The Seven Habits of Highly Effective Teens

Dr. Juliet Haarbauer-Krupa talks about her program where peer counselors use their own experiences moving forward after a TBI to teach other adolescents positive and effective habits.

See more video clips with Dr. Haarbauer-Krupa.

[Dr. Juliet Haarbauer-Krupa] We also teach a curriculum called "The Seven Habits of Highly Effective Teens." Actually there are two things we do in our program in addition to the peer coaches. One is we follow the motto of positive psychology that is proposed by the University of Pennsylvania. We go to the Authentic Happiness site at the first day, and everybody takes a strength assessment. And so you have to come back to the group and tell the group what your strengths are. Then we learn from our teens that they really do not want to come in the summer to a therapy program—they don't view themselves as having a disability. They want something that will help them move forward. So we've selected the curriculum from Seven Habits of Highly Effective Teens. That's used in a lot of leadership courses for teens, and we've had a very good response to that. So our peer coaches get training on communication with the teens, and part of their role is to teach those seven habits. They pick them in groups—I don't do any of that teaching. The peer coaches teach them, and they use themselves as examples of how they're setting their goals. The other aspect of this positiveness is that we invite people to come in who have successful careers to talk about their career trajectory. So those are ways that we try to promote positiveness, by showing them you can still accomplish your goals even though it may take you longer or it may not go in the direction you want it to at first, but you have to keep working.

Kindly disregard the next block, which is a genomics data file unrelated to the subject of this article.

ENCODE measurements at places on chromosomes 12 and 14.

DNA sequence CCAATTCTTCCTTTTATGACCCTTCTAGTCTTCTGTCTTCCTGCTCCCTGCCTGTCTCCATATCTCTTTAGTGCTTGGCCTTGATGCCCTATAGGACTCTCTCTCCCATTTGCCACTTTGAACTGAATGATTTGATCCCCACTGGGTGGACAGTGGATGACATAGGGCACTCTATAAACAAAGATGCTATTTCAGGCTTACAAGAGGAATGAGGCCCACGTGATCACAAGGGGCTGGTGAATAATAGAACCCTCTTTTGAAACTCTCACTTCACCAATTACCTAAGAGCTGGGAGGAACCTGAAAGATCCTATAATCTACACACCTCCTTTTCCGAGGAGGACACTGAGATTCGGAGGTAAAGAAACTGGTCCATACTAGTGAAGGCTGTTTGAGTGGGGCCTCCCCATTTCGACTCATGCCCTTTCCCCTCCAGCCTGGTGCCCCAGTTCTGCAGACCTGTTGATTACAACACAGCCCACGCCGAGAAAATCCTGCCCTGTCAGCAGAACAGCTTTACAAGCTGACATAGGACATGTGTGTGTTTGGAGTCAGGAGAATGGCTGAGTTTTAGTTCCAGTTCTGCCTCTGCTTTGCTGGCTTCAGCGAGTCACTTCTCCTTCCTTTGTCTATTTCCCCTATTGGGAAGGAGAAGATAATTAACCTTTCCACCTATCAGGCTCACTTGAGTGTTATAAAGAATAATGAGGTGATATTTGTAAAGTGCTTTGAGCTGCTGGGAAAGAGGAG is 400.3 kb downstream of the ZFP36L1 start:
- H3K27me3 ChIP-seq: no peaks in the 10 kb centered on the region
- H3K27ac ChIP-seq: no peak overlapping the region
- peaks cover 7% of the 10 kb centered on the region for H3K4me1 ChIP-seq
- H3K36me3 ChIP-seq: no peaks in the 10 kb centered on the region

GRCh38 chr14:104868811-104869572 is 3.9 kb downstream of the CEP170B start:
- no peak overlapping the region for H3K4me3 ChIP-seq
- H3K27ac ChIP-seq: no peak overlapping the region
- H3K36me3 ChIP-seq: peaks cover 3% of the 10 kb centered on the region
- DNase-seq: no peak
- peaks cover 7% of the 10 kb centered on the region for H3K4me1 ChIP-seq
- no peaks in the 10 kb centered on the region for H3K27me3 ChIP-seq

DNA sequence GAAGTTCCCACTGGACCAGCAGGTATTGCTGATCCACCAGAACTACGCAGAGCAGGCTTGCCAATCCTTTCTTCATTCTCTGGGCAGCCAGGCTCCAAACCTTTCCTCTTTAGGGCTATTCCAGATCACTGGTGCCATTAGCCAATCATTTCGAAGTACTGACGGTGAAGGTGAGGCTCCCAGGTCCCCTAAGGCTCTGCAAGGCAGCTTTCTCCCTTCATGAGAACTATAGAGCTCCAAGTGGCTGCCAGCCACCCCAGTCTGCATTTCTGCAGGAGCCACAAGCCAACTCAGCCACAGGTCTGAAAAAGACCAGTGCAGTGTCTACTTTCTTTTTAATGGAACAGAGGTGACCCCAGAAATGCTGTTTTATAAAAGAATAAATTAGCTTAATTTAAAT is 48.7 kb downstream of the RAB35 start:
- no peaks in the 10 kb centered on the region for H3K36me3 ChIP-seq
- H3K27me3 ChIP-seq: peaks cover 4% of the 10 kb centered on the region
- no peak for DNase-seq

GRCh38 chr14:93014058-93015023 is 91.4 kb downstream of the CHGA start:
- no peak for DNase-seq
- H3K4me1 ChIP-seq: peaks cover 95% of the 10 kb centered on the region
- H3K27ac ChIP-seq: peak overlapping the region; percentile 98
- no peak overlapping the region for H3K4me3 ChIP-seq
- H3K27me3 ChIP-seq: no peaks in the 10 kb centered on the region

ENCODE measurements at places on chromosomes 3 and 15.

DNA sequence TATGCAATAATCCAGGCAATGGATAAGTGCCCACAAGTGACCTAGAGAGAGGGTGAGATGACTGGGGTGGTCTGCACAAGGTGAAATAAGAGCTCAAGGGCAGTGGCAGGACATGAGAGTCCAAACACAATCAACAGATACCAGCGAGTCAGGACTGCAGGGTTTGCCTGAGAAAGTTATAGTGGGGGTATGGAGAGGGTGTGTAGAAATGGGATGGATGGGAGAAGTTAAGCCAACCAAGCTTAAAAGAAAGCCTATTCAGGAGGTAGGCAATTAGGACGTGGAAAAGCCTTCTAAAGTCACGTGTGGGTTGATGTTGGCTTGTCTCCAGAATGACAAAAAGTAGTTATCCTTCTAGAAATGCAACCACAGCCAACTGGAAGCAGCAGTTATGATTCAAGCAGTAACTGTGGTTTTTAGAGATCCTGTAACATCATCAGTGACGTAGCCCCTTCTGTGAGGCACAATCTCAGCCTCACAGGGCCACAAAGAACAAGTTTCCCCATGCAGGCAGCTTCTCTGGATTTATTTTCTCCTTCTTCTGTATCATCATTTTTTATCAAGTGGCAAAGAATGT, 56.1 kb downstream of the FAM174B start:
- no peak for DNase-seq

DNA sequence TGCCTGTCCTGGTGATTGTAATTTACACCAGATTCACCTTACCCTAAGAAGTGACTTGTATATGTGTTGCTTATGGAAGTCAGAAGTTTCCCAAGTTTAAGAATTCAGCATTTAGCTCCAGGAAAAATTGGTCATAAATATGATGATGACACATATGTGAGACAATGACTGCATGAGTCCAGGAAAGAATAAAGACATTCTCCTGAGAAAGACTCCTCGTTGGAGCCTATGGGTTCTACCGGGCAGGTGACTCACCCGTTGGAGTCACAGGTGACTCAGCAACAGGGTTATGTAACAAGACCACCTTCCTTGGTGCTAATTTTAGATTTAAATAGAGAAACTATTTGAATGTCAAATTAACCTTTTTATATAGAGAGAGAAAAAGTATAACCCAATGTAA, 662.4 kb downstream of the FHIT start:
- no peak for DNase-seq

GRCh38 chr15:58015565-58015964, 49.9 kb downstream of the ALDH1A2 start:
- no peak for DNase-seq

Posted on BrainLine July 2, 2013.

Produced by Victoria Tilney McDonough, Justin Rhodes, and Lara Collins, BrainLine.

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I found this intriguing.